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Psychiatric morbidity in first time stroke patients in Hong Kong: a pilot study in a rehabilitation unit


  • Wai-kwong Tang,

  • Gabor S. Ungvari,

  • Helen F. K. Chiu,

  • Kai-hoi Sze,

  • Jean Woo,

  • Richard Kay

Wai-kwong Tang, Associate Professor (Correspondence);
Gabor S. Ungvari, Associate Professor;
Helen F. K. Chiu, Professor
Department of Psychiatry, The Chinese University of Hong Kong, 11/F, Prince of Wales Hospital, Shatin, N.T., Hong Kong SAR, China. Email:

Kai-hoi Sze, Senior Medical Officer; Jean Woo, Professor; Richard Kay, Professor
Department of Medicine and Therapeutics, The Chinese University of Hong Kong


Objective: There is a paucity of data on post-stroke psychiatric morbidity in Chinese populations. We examined the frequency of post-stroke psychiatric morbidity in Chinese first time stroke patients, including depressive and anxiety disorders, mania, and psychosis.

Methods: One hundred and fifty-seven patients following their first stroke, who were consecutively admitted to a rehabilitation unit, participated in this prospective, cross-sectional study. All subjects were interviewed by a qualified psychiatrist using the SCID-DSM-III-R. Subjects’ cognitive function, neurological status, and level of functioning were also measured. Twenty-five (92.6%) of the subjects with the diagnosis of depression were followed up 6.0 ± 3.9 months after the initial assessment.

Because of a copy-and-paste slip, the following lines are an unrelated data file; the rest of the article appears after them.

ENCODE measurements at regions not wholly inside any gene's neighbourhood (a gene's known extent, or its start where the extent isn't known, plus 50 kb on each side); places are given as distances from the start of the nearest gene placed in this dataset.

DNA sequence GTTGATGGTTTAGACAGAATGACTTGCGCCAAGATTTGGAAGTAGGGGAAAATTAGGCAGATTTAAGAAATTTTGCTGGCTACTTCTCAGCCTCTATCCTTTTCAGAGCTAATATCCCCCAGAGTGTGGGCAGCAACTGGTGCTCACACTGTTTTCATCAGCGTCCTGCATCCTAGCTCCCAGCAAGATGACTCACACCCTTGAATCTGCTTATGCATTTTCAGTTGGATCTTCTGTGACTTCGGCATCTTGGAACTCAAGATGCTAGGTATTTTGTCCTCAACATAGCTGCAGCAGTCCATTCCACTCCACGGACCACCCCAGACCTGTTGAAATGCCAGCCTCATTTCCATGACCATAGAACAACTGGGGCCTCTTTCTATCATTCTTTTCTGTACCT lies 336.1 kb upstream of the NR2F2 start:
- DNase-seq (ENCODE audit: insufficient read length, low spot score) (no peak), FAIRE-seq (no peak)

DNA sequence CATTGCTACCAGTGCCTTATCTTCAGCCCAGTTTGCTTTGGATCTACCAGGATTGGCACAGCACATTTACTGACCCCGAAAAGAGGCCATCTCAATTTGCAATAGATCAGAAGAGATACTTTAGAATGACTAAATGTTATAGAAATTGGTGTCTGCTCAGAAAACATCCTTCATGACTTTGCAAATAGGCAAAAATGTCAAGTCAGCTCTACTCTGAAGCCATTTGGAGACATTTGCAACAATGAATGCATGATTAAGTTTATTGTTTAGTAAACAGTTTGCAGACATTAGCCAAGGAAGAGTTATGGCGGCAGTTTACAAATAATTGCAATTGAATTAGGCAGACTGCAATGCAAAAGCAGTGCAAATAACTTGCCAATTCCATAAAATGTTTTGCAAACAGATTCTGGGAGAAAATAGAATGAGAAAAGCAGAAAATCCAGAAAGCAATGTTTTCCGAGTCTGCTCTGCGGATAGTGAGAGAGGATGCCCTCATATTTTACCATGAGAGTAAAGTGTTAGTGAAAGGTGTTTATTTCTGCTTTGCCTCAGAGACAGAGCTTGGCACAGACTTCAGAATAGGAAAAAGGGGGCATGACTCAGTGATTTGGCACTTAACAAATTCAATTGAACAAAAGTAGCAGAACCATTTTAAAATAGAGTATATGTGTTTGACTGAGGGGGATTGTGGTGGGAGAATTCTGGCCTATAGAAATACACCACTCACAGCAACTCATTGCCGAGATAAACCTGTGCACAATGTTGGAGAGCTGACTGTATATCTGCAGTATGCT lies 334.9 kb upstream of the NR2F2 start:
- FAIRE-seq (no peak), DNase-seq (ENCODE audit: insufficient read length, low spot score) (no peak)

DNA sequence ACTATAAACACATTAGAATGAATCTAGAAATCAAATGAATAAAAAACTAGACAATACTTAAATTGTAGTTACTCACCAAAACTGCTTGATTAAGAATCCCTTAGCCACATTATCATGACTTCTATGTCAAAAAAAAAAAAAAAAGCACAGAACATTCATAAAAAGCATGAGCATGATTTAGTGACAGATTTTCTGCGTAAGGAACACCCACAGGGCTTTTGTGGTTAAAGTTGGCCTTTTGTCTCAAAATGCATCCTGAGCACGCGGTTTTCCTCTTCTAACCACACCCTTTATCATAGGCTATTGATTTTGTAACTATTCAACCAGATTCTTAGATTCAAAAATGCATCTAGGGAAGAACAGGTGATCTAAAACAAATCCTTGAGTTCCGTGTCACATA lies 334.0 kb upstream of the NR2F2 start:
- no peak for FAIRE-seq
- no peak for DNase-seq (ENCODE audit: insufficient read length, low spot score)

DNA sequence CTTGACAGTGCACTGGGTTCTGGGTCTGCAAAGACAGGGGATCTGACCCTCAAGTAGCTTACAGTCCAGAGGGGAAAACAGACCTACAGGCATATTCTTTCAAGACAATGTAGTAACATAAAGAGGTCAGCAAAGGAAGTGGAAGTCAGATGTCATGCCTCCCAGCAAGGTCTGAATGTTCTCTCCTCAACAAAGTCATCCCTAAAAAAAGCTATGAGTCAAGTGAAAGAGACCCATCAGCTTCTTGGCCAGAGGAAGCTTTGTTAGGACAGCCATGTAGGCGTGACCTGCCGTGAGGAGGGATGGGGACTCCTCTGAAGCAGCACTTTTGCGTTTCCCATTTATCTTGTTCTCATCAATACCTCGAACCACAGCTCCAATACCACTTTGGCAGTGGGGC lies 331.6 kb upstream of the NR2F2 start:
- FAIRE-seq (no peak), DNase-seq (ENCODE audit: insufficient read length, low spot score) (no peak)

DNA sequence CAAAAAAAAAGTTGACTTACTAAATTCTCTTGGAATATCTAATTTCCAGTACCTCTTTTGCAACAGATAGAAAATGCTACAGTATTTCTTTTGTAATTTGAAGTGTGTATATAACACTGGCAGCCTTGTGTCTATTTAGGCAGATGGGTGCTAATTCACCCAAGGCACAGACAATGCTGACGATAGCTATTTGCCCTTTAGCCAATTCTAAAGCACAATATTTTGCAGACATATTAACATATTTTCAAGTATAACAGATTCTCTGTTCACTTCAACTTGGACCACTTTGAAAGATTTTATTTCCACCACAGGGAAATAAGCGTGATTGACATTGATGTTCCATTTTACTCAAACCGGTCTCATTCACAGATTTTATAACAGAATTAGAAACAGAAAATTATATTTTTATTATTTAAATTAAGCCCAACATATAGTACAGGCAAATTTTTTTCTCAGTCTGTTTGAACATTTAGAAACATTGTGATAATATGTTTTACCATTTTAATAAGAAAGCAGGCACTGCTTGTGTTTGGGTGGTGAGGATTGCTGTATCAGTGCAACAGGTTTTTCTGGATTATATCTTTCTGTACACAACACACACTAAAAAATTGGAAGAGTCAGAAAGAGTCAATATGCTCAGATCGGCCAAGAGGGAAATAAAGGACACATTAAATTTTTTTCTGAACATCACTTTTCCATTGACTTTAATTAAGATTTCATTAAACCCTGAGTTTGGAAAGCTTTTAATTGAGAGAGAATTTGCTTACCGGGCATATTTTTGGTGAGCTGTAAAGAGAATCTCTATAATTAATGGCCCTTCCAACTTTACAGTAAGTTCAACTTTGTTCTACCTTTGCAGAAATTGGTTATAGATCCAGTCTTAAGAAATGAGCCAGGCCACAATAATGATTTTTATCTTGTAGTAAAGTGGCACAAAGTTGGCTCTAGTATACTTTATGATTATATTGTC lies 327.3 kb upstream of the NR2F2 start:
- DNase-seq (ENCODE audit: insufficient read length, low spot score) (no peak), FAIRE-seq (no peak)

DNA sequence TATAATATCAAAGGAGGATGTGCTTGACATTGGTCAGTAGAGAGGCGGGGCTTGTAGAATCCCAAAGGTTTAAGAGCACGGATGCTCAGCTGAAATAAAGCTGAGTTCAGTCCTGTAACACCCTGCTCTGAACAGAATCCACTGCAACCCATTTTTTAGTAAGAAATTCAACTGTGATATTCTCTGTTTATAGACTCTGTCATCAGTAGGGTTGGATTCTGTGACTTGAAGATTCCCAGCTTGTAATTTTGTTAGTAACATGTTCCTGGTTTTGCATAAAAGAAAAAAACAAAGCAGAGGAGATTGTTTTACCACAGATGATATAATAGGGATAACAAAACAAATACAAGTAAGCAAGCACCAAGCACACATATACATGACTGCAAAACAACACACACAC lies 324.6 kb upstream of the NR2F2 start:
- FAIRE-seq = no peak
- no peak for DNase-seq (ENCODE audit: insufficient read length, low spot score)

Results: The frequency of all depressive disorders was 17.2%. Major depressive episodes, adjustment disorder with depressed mood, dysthymia, and generalized anxiety disorder were diagnosed in 7.6%, 8.2%, 1.3% and 0.6% of the subjects, respectively. No cases of other anxiety disorders, mania or psychosis were found. The majority of depressed subjects were in remission at the follow-up assessment.

Conclusions: The low morbidity of affective disorders and their relatively favourable short-term outcome in Chinese first time stroke patients warrants further investigation.